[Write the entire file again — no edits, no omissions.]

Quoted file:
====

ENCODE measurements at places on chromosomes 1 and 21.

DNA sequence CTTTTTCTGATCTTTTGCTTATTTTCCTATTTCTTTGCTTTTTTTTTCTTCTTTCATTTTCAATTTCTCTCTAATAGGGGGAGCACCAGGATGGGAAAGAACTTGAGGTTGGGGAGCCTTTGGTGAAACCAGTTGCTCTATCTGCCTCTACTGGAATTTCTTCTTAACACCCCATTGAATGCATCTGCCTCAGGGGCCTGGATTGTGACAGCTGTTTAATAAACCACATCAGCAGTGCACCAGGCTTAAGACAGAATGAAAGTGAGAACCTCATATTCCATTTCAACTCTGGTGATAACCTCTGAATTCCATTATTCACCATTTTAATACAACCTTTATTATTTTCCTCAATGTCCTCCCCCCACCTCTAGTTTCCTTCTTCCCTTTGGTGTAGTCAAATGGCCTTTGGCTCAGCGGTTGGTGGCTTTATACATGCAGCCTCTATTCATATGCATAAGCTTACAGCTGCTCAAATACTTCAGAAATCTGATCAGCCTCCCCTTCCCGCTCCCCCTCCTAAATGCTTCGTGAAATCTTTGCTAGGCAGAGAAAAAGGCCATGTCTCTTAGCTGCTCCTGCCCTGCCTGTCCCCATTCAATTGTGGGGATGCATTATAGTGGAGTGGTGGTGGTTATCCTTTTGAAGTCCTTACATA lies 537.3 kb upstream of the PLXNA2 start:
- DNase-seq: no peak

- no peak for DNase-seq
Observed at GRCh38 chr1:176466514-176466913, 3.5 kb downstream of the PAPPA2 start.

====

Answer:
ENCODE measurements at places on chromosomes 1 and 21.

DNA sequence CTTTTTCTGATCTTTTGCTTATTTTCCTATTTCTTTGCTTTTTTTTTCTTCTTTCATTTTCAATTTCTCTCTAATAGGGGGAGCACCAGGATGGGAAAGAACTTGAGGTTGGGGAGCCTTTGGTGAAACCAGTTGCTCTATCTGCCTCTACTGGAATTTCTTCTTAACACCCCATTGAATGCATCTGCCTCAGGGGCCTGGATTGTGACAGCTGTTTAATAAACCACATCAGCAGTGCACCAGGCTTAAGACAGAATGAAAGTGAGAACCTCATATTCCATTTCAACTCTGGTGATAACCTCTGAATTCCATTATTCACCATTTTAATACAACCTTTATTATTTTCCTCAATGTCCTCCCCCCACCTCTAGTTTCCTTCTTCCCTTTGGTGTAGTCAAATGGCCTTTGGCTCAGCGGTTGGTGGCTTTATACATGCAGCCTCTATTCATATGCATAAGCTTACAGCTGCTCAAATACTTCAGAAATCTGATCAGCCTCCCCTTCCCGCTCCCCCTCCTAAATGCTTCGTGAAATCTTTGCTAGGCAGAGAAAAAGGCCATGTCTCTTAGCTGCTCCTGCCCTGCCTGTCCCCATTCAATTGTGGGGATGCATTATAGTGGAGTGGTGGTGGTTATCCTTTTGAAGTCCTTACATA lies 537.3 kb upstream of the PLXNA2 start:
- DNase-seq: no peak

- no peak for DNase-seq
Observed at GRCh38 chr1:176466514-176466913, 3.5 kb downstream of the PAPPA2 start.